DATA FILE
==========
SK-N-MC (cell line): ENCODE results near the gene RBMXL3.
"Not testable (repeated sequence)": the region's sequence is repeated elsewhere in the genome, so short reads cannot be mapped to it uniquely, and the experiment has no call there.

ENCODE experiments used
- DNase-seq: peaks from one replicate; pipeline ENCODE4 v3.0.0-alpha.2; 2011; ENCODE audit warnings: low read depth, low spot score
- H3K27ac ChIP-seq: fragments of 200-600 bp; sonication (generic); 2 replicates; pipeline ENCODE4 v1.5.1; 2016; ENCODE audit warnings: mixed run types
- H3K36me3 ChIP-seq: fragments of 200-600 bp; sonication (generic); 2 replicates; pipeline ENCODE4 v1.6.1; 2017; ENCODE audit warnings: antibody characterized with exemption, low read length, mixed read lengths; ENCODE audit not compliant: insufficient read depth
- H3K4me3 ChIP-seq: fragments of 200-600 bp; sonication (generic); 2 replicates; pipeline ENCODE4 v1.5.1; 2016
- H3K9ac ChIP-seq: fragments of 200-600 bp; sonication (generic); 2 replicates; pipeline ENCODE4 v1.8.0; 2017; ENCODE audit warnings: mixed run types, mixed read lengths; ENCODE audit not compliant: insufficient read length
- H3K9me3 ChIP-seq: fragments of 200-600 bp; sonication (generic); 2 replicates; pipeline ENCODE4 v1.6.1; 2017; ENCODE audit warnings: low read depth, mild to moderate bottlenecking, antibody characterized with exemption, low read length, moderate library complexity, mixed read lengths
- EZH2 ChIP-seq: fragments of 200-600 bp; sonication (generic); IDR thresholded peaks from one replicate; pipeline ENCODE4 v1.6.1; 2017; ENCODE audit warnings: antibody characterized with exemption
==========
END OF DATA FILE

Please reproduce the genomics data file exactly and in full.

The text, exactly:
SK-N-MC (cell line): ENCODE results near the gene RBMXL3.
"Not testable (repeated sequence)": the region's sequence is repeated elsewhere in the genome, so short reads cannot be mapped to it uniquely, and the experiment has no call there.

ENCODE experiments used
- DNase-seq: peaks from one replicate; pipeline ENCODE4 v3.0.0-alpha.2; 2011; ENCODE audit warnings: low read depth, low spot score
- H3K27ac ChIP-seq: fragments of 200-600 bp; sonication (generic); 2 replicates; pipeline ENCODE4 v1.5.1; 2016; ENCODE audit warnings: mixed run types
- H3K36me3 ChIP-seq: fragments of 200-600 bp; sonication (generic); 2 replicates; pipeline ENCODE4 v1.6.1; 2017; ENCODE audit warnings: antibody characterized with exemption, low read length, mixed read lengths; ENCODE audit not compliant: insufficient read depth
- H3K4me3 ChIP-seq: fragments of 200-600 bp; sonication (generic); 2 replicates; pipeline ENCODE4 v1.5.1; 2016
- H3K9ac ChIP-seq: fragments of 200-600 bp; sonication (generic); 2 replicates; pipeline ENCODE4 v1.8.0; 2017; ENCODE audit warnings: mixed run types, mixed read lengths; ENCODE audit not compliant: insufficient read length
- H3K9me3 ChIP-seq: fragments of 200-600 bp; sonication (generic); 2 replicates; pipeline ENCODE4 v1.6.1; 2017; ENCODE audit warnings: low read depth, mild to moderate bottlenecking, antibody characterized with exemption, low read length, moderate library complexity, mixed read lengths
- EZH2 ChIP-seq: fragments of 200-600 bp; sonication (generic); IDR thresholded peaks from one replicate; pipeline ENCODE4 v1.6.1; 2017; ENCODE audit warnings: antibody characterized with exemption